Today I am reviewing The Red Notebook by Antoine Laurain a tale of mystery set in Paris where a girl is mugged, her handbag stolen and she is left bleeding. The following day, bookshop owner Laurent finds an abandoned handbag that among other items contains a small red notebook filled with very personal thoughts, that is the only thing that may give him the clues to discover the owner and return her bag.

His mission to find this mystery woman soon takes over his life and as his obsession with the unidentified owner grows so did my interest in this novel, which quickly became compelling as well as a little creepy. There was something quite perverse about Laurent knowing so much about someone he had never met, even more so when he becomes involved in her life.

It is a beautifully written book that I felt was very romantic in places, despite the difficulties Laurent creates for himself as he crosses personal boundaries. What would he say to explain his actions? How would she feel about his involvement? Would life ever be the same again for him?

This is the second novel I have read by Antoine Laurain and they have both entertained, but also made me think as I was reading them and found myself guessing how things would evolve and turn out. His books are different from other novels I have read, but I’m hooked.

The Red Notebook and The President's Hat are published by Gallic Books and available in ebook and paperback format. Links to Amazon can be found below. You can read my review of The President's Hat here.

Tuesday, December 15, 2015

Book review of Friday in France by Judy Block

Welcome to day 15 of my #FrenchVillageBookworm advent calendar where I am sharing a book a day between now and Christmas.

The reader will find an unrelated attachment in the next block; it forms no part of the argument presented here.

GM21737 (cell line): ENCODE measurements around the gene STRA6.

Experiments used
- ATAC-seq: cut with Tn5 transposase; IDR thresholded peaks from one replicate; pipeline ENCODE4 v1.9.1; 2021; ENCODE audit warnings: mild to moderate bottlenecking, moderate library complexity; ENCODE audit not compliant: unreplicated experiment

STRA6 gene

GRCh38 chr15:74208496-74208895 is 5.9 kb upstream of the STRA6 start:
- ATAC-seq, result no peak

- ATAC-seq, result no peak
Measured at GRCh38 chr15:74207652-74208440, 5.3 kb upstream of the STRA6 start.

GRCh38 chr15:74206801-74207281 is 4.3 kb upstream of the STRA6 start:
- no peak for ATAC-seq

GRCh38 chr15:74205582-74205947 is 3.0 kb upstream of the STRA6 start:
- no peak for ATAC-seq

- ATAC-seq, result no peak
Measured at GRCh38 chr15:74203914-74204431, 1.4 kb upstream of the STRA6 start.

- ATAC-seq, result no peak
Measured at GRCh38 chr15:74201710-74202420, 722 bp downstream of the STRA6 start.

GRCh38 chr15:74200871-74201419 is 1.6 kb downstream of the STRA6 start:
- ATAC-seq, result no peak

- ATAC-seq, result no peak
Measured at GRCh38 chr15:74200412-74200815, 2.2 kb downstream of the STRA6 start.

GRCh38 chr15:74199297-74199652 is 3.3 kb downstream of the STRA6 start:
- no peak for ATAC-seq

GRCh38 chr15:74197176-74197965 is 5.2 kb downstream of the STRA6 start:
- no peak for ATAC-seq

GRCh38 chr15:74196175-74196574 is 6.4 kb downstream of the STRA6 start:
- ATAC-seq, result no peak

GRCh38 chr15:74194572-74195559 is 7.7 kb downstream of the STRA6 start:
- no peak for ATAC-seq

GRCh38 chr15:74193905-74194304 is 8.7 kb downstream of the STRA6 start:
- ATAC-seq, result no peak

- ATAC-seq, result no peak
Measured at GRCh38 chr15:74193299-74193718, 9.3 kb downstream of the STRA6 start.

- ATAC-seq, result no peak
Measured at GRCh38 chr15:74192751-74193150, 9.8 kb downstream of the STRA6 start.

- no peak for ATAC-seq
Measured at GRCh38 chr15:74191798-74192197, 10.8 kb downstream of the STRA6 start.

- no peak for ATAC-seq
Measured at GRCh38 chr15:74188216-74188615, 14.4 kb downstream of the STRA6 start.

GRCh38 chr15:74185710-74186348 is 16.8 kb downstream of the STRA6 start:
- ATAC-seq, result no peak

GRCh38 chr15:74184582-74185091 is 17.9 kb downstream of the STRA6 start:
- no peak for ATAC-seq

French Village Diaries advent calendar book review Friday in France Judy Block
#FrenchVillageBookworm advent calendar day 15

My review today is for Friday in France: A humorous memoir about leaving it all behind. by Judy Block, a memoir about settling into the gentle sway of life on a small French island in the Atlantic. I sometimes worry when a book is titled ‘humorous’ by the author, but I have to agree in this case as parts of this book are hilarious.

Take one New York executive used to the fast paced life on Manhattan Island and take her across the Atlantic to the small island of Ile d’Oleron, just off the coast of La Rochelle (and somewhere I know very well). It is the early 1990’s and there is no internet, email, Facebook or mobile phones, meaning she is totally isolated from all her friends and family and has no choice but to settle into her new life with her French surfer boyfriend and his mates. Give her lots of new and scary experiences like driving a car with gears (stick shift), topless beaches (who knew you American gals struggle so much with boobies), a strange language where kissing replaces waving and hugging, shared public toilet facilities and local farmers who stare.

Some might go mad, some might run back to their hectic normality, but Judy lets the love of a good Frenchman and the acceptance of the locals slow her down, relax her and leave her feeling calm and at home. Except when it comes to struggling with the supermarkets, cheese counters and shopping trolleys (carts), when (between my giggles) I feared she might need to return her Upper West Side shrink.

I thoroughly enjoyed her funny descriptions of the vast differences between her old and new life and the only thing that disappointed me was the end. I really wasn’t ready for it to end when it did and I do hope there is another book planned. I guess I am just a naturally nosey person, but I’d love to know what happened next.

Friday in France: A humorous memoir about leaving it all behind. is available in ebook and paperback format and links to Amazon can be found below. Do head over and follow Judy on Facebook, where she shares some lovely pictures of Ile d’Oleron.

Monday, December 14, 2015

Book review of The Little Bookshop on the Seine by Rebecca Raisin

Welcome to day 14 of my #FrenchVillageBookworm advent calendar where I am sharing a book a day between now and Christmas.

French Village Bookworm advent calendar review The Little Bookshop on the Seine Rebecca Raisin
#FrenchVillageBookworm advent calendar day 14